Lessons From a Honeynet That Attracted 700,000 Attacks
by Colm Murphy - Technical Director at Espion - Thursday, 24 May 2007.
Vulnerability Scanning

A vulnerability scan tests the effectiveness of security policy and controls by examining the network infrastructure for vulnerabilities. The scanning process will systematically test and analyse IP devices, services and applications against known security holes. There are many software tools available that will perform vulnerability scanning. Some are open-source and freely downloadable, such as the Nessus public domain scanner. Other commercial solutions such as the Qualysguard web-based solution does the scans for you over the Internet and provides more comprehensive reporting functionality that you would expect from a commercial vendor. Another advantage to a commercial service is being always up-to-date with the most recent vulnerabilities. Similar to anti-virus technology, you are only as good as the most recent database.

Classify the Risk. It is practically impossible to fix everything at once. Most scanners will rank vulnerabilities helping you to determine what to fix first. Microsoft, for example, publishes four categories of risk: Critical, Important, Moderate and Low with corresponding rates of remediation.

Software always has and always will have bugs, so it is prudent to pre-test patches before applying them to live systems. Some faulty patches have crashed business processes. Most problems with patches are due to third-party applications or modifications to default configuration settings. It is also important to verify cryptographic checksums, Pretty Good Privacy signatures and digital certificate to confirm patch authenticity.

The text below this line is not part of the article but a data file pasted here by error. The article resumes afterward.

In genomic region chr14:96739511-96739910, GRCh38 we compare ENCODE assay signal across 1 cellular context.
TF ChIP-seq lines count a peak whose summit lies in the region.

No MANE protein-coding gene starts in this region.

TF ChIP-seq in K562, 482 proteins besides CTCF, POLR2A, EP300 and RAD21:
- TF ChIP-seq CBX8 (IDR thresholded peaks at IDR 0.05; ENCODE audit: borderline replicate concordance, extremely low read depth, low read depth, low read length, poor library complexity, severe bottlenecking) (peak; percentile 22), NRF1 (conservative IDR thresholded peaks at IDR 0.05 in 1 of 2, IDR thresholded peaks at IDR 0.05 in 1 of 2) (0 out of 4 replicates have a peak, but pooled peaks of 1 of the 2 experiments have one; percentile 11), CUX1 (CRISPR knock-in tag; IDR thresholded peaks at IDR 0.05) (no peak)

Fixing security problems is the result of vulnerability management. Traditional manual processes for applying patches and other remediation are slow and expensive. Sometimes the high cost of patching coupled with the high volume of patches released by vendors encourages organisations to delay remediation. Organisations may delay updates even for critical patches until multiple patches or service packs are available, or until arrival of a regular monthly, quarterly or annual update process. Unfortunately, delay can be a fatal strategy so its important to remediate vulnerabilities as quickly as possible. Automated patch management and software distribution solutions can help speed this process and keep costs to a minimum. After application of a patch or remediation process, organisations should rescan IP-connected assets to ensure that the fix worked and that it does not cause other network devices, services or applications to malfunction. Verification of fixes with resulting scan reports provides documentation for compliance with security provisions of laws and regulations such as PCI and Sarbanes-Oxley.

The bottom line is that Vulnerability Management is a valuable pro-active tool in your protection arsenal. It is only by taking pro-active steps, and ultimately getting there before it is too late, that you can confidently thwart the determined efforts of the few bully-boy attackers who relentlessly flood our networks with their malicious payloads.

Spotlight

Bash Shellshock bug: More attacks, more patches

Posted on 29 September 2014.  |  As vendors scramble to issue patches for the GNU Bash Shellshock bug and companies rush to implement them, attackers around the world are probing systems for the hole it opens.


Weekly newsletter

Reading our newsletter every Monday will keep you up-to-date with security news.
  



Daily digest

Receive a daily digest of the latest security news.
  

DON'T
MISS

Tue, Sep 30th
    COPYRIGHT 1998-2014 BY HELP NET SECURITY.   // READ OUR PRIVACY POLICY // ABOUT US // ADVERTISE //